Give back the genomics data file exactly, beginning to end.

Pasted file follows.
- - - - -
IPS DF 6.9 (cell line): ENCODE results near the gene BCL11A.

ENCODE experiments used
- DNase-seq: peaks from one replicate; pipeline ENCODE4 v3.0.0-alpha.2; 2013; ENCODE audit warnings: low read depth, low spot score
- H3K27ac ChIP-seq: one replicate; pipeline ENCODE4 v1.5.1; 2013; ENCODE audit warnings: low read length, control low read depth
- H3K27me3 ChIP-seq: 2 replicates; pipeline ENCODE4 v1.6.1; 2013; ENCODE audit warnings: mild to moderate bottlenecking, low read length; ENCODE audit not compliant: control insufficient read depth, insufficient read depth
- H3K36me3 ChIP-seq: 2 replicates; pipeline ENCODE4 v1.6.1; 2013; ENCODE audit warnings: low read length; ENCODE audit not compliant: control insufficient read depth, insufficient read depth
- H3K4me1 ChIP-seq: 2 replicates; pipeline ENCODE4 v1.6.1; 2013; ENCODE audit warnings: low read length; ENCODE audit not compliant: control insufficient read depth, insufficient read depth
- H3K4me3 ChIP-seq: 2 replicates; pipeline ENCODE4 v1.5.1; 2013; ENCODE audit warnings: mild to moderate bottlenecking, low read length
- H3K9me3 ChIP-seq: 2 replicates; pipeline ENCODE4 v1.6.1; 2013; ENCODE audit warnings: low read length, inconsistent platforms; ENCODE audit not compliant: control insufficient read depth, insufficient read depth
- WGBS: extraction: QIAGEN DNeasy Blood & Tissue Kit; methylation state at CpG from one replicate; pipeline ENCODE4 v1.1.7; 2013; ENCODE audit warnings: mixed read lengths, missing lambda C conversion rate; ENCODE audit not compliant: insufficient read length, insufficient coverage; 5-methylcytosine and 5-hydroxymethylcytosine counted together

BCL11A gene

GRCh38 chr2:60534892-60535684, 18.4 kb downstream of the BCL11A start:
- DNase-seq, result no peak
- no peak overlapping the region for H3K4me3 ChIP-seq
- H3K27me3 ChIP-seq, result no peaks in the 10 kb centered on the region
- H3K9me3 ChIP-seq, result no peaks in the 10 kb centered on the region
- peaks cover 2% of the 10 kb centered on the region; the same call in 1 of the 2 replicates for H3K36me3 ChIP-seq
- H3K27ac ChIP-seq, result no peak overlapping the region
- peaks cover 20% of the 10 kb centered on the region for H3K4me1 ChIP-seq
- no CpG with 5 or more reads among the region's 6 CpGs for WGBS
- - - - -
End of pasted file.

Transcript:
IPS DF 6.9 (cell line): ENCODE results near the gene BCL11A.

ENCODE experiments used
- DNase-seq: peaks from one replicate; pipeline ENCODE4 v3.0.0-alpha.2; 2013; ENCODE audit warnings: low read depth, low spot score
- H3K27ac ChIP-seq: one replicate; pipeline ENCODE4 v1.5.1; 2013; ENCODE audit warnings: low read length, control low read depth
- H3K27me3 ChIP-seq: 2 replicates; pipeline ENCODE4 v1.6.1; 2013; ENCODE audit warnings: mild to moderate bottlenecking, low read length; ENCODE audit not compliant: control insufficient read depth, insufficient read depth
- H3K36me3 ChIP-seq: 2 replicates; pipeline ENCODE4 v1.6.1; 2013; ENCODE audit warnings: low read length; ENCODE audit not compliant: control insufficient read depth, insufficient read depth
- H3K4me1 ChIP-seq: 2 replicates; pipeline ENCODE4 v1.6.1; 2013; ENCODE audit warnings: low read length; ENCODE audit not compliant: control insufficient read depth, insufficient read depth
- H3K4me3 ChIP-seq: 2 replicates; pipeline ENCODE4 v1.5.1; 2013; ENCODE audit warnings: mild to moderate bottlenecking, low read length
- H3K9me3 ChIP-seq: 2 replicates; pipeline ENCODE4 v1.6.1; 2013; ENCODE audit warnings: low read length, inconsistent platforms; ENCODE audit not compliant: control insufficient read depth, insufficient read depth
- WGBS: extraction: QIAGEN DNeasy Blood & Tissue Kit; methylation state at CpG from one replicate; pipeline ENCODE4 v1.1.7; 2013; ENCODE audit warnings: mixed read lengths, missing lambda C conversion rate; ENCODE audit not compliant: insufficient read length, insufficient coverage; 5-methylcytosine and 5-hydroxymethylcytosine counted together

BCL11A gene

GRCh38 chr2:60534892-60535684, 18.4 kb downstream of the BCL11A start:
- DNase-seq, result no peak
- no peak overlapping the region for H3K4me3 ChIP-seq
- H3K27me3 ChIP-seq, result no peaks in the 10 kb centered on the region
- H3K9me3 ChIP-seq, result no peaks in the 10 kb centered on the region
- peaks cover 2% of the 10 kb centered on the region; the same call in 1 of the 2 replicates for H3K36me3 ChIP-seq
- H3K27ac ChIP-seq, result no peak overlapping the region
- peaks cover 20% of the 10 kb centered on the region for H3K4me1 ChIP-seq
- no CpG with 5 or more reads among the region's 6 CpGs for WGBS